His studies show that people with the best self-control are the ones who structure their lives so as to conserve willpower. They don’t schedule endless back-to-back meetings. They avoid temptations like all-you-can-eat buffets, and they establish habits that eliminate the mental effort of making choices. ... Instead of counting on willpower to remain robust all day, they conserve it so that it’s available for emergencies and important decisions.
"The best decision makers are the ones," he says, "who know when not to trust themselves."
If you can exercise your willpower, studies suggest you're more likely to succeed.
In the famous 1972 Stanford marshmallow experiment, school children were asked to sit at a table with a marshmallow in front of them and not eat it — for an excruciating 15 minutes. They got a sweet pay off if they made it: a second marshmallow.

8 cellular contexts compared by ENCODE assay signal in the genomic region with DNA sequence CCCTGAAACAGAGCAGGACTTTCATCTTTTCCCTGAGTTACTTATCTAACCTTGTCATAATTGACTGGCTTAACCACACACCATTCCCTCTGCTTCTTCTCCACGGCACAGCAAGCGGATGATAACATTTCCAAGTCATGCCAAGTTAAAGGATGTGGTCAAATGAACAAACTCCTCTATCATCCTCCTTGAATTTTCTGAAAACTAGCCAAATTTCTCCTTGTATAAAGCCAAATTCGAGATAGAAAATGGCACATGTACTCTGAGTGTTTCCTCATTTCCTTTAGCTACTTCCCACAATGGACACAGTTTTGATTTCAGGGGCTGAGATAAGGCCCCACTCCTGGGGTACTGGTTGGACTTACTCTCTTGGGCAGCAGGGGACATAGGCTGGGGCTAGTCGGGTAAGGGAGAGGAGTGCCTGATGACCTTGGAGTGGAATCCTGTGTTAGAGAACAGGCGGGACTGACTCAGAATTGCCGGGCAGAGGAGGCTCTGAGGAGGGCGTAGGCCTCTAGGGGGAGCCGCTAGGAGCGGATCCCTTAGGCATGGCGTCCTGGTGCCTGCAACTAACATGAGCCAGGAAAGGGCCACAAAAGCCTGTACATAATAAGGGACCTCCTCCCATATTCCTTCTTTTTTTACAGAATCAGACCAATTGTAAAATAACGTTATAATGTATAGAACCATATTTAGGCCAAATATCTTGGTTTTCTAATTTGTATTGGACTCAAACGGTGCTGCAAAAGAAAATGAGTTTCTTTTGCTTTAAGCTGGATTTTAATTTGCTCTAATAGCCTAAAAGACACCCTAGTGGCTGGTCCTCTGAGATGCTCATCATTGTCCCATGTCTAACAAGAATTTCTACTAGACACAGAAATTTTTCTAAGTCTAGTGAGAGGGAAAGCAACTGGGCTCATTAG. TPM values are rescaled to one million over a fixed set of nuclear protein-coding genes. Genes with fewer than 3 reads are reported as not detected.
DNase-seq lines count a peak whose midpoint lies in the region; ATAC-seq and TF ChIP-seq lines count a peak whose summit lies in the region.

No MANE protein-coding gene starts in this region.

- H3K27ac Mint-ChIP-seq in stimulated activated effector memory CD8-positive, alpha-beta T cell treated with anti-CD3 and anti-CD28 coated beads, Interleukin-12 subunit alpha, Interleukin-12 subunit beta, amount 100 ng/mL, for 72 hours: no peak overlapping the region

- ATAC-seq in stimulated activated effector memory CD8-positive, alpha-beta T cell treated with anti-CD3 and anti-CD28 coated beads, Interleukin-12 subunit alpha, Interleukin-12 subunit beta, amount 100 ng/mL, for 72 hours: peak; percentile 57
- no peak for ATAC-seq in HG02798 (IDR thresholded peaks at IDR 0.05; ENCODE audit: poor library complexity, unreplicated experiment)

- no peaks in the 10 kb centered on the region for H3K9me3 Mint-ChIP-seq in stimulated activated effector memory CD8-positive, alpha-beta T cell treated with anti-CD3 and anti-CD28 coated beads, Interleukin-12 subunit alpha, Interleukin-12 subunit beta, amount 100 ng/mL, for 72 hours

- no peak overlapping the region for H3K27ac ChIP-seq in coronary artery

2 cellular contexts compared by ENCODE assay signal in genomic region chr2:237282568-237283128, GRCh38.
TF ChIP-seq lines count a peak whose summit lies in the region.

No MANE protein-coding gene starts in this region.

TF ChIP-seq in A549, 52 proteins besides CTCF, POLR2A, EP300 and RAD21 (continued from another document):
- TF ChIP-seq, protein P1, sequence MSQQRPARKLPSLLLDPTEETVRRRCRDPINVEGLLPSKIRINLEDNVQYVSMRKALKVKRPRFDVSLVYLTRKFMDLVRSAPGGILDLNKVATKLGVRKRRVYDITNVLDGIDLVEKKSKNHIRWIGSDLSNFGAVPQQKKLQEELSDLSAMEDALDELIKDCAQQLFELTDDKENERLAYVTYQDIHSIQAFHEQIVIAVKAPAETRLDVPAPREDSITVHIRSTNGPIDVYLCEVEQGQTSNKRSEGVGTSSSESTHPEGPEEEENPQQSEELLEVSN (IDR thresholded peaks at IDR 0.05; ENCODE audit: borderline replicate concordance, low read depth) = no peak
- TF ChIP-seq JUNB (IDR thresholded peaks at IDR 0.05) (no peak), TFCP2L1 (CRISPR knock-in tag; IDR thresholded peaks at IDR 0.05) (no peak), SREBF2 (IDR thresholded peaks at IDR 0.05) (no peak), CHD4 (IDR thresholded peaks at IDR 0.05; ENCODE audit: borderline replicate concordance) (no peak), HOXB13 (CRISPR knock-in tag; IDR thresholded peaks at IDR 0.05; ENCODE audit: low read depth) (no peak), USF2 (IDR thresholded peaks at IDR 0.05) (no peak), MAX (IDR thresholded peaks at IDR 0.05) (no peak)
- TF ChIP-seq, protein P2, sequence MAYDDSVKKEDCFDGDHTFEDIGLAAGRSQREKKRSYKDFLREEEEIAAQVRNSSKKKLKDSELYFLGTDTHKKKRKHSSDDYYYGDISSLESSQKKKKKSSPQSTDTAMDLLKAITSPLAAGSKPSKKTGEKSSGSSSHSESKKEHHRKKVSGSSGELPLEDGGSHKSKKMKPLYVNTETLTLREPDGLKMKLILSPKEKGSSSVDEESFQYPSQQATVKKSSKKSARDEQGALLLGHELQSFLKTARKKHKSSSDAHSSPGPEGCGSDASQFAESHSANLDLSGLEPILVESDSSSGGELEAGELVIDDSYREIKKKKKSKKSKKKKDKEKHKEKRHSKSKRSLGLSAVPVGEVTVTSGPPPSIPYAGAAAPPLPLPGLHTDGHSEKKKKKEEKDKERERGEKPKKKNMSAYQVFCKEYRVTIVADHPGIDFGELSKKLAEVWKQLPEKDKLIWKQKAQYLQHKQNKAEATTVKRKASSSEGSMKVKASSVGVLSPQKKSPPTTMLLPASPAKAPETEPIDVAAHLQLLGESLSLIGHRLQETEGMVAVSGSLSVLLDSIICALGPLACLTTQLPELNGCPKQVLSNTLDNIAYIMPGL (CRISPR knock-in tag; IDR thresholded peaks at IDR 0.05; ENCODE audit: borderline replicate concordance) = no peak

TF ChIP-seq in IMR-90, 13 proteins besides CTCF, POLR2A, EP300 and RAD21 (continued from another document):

As has been widely reported, the students that could wait for the second treat had higher SAT scores and lower levels of substance abuse than their more impulsive friends.
But the waiting game might not be the whole story...
But sometimes what looks like weak willpower could be quality decision making.
If it looks like the opportunity to act might disappear, it can be better not to wait.
In 2012, University of Rochester researcher Celeste Kidd published a study that challenged that marshmallow experiment. When she was younger, Kidd spent time working for homeless shelters — she remembers wondering how growing up in such an unstable situation would affect decision-making.